There are no restaurant staffers, nor security, standing by to protect patrons eating outdoors. The customer’s food order is taken outdoors, then delivered to table, and in between you’re on your own, until it’s time to pay. Whereas indoors, if a person attempts to enter restaurant, they are stopped at the door, to protect patrons and staff (workplace safety).

6. No one has taken into consideration parking spaces removed from residents, for outdoor dining structures on residential streets.

Parking is already scarce in NYC, especially in Park Slope, while unlawful cars (fake registrations, out-of-state registrations, expired registrations) also take up parking spaces. Even persons with driveways and garages park on residential streets. Perhaps the city should resolve lawful residential parking with free parking passes, issued through New York State DMV at time of vehicle registration or renewal, for residents in their zoned area to assess the availability of outdoor dining structures. Persons who get New York State insurance discounts based upon driveways or garages should not receive parking passes. They’re also committing insurance fraud. Then, perhaps parking meters would be used for cars not authorized to park on residential streets, to avoid towing and related costs.

That brings up another issue: has anyone evaluated loss of parking meter revenue with removal of parking spaces for outdoor dining structures? Perhaps parking meters should be removed altogether in areas with outdoor dining structures – such as 3rd Ave (from North to South Brooklyn), 5th Ave (Manhattan and Brooklyn), 2nd Ave (Manhattan), Madison Ave (Manhattan), and other major metered parking streets with an abundance of restaurants, given there are now more outdoor dining structures than metered parking spaces.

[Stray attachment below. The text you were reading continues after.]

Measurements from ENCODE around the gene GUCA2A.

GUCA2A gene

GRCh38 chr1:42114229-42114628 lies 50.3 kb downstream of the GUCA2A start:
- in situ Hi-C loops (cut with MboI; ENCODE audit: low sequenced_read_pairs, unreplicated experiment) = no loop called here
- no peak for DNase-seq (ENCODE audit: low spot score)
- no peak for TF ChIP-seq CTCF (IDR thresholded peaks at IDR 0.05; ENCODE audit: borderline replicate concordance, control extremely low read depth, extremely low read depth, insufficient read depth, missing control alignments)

See, this is why I’m not Mayor, I’d do research before setting up something irresponsibly – profits over responsibility to others, especially responsibility to residents (consumers, taxpayers), as many restaurant owners don’t live in any of the 5 boroughs, and drive home to their street with ample street parking for their guests, with a parking driveway and/or garage always available for restaurant owners, at their home. Can you imagine restaurant owners’ outrage if anyone took up their parking spaces at their home, to set up a for-profit business, which doesn’t benefit them at all? 🙄

Or… how about restaurant owners pay residents for their inconvenience? 🤣 LOLLLLLLLLLLLLL 😂 That will never happen, as restaurant owners want hundreds of residents around their restaurant to suffer for their hundreds+ in profits per day.

The list of “what can go wrong” from unsafe structures on busy NYC streets, not built for outdoor dining structures, is endless. —>> https://twitter.com/JCAndersonNYC/status/1560455898404896768/

There are also public officials-supported restaurants. One restaurant in Bay Ridge hasn’t used its outdoor dining structure since last year. When the eyesore structure – U-shaped, dilapidated 2×2 boards only, with no cover, and with 4 parking spaces removed from a residential area – was in use, smoke began to filter up to apartments above the bar, while noise permeated the corner from drunk patrons. The residential area now has limited parking because of outdoor dining structures on residential streets. The city’s corner trash bin on 3rd Avenue is constantly overflowing from restaurant patrons, while persons walking about during day, cannot toss their trash properly. Rules won’t ever apply to those types of restaurants, while all others are inconvenienced.


Doing the right thing isn’t hard! It simply requires ethics, which is hard for some!

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@peepso_user_38(OurWHIRL Team)